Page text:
Does government have a role? Yes, to make sure that all people are treated equally and fairly, that individual and group rights are not trampled upon, and to support and promote the best possible climate possible for opportunity and growth. Ben, I am very skeptical of the government's ability these areas but not out of any hatred or animus. I'll leave it up to each interpreter of history to decide the track record of the State in its social and economic policy. I don't have some hatred towards governments, and I try to balance Rev. 13 with Rom. 13, I'm just trying to be realistic in what it can do effectively--effectively being the key word. It's not a knee-jerk reaction against authority, I'm just looking at the question, "Will this particular government initiative work in the real world?" If government proposes something that I think would work on this (or any other issue), I would support it. But also realistically speaking, I don't think my support or lack of concerns the power base too much :)

Bill Barnwell said...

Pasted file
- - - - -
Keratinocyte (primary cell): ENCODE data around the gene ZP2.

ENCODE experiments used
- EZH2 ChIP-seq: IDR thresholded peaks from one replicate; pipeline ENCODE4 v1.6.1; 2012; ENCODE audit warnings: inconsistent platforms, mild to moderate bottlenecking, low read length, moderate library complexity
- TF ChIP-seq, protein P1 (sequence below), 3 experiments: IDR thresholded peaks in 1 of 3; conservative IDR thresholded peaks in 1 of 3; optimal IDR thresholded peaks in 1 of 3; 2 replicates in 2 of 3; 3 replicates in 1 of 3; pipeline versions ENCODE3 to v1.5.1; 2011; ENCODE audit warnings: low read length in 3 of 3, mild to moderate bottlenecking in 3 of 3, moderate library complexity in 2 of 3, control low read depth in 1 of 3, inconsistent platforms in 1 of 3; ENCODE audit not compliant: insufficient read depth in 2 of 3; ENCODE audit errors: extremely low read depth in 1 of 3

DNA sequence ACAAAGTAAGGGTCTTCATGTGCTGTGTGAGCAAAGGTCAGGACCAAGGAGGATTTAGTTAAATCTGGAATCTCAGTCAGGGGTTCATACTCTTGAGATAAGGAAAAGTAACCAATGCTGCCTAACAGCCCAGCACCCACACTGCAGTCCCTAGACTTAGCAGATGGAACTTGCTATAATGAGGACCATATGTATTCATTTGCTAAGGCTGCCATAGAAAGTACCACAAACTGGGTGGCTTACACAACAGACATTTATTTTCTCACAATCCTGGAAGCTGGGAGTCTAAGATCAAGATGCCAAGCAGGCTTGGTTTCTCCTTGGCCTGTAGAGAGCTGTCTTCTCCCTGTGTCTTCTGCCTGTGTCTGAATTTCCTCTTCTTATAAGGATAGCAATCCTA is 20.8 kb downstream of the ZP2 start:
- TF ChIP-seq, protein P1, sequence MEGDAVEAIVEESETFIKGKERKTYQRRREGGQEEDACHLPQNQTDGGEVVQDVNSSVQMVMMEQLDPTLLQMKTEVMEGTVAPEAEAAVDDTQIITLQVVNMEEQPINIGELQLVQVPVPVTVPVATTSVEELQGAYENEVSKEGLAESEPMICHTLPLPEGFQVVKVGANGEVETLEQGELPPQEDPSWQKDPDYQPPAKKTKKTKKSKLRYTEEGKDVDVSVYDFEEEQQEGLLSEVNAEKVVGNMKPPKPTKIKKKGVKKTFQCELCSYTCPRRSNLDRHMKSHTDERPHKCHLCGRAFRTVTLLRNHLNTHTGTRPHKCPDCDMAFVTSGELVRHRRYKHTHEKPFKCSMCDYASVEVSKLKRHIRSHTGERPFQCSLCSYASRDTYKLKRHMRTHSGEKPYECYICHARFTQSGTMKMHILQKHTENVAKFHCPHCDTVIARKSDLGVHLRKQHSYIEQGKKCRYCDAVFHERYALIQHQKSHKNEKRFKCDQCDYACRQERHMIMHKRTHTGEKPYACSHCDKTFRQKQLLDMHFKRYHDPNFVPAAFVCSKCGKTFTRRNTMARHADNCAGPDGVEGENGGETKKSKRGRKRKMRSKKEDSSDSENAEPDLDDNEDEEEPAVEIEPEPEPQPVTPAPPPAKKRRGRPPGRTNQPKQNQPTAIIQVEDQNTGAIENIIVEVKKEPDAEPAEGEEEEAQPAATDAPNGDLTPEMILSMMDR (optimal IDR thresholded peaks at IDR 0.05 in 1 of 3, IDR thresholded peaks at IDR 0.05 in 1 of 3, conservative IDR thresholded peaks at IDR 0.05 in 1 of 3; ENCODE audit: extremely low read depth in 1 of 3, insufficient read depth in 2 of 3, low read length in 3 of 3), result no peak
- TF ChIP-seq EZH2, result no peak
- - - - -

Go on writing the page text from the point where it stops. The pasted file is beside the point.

This comment has been removed by a blog administrator.
Ben Witherington said...

Well Bill I suppose my thinking on this has been colored by my work for VISTA, and I saw the good that came from that program to my home region in Appalachia. So I am less skeptical than you about such things I suppose. I have also seen how the OAP program in England works far better than the farce we have in the U.S. where old people have to give up their homes and all their life savings in order to move into a managed care unit. Maybe we just don't government as social manager that well in America.

Blessings,

Ben W.

Chong Choe said...

Bill Barnwell,

I think I agree with you regarding our inability to rectify all past wrongs and the need for personal responsibility in living out kingdom ethics.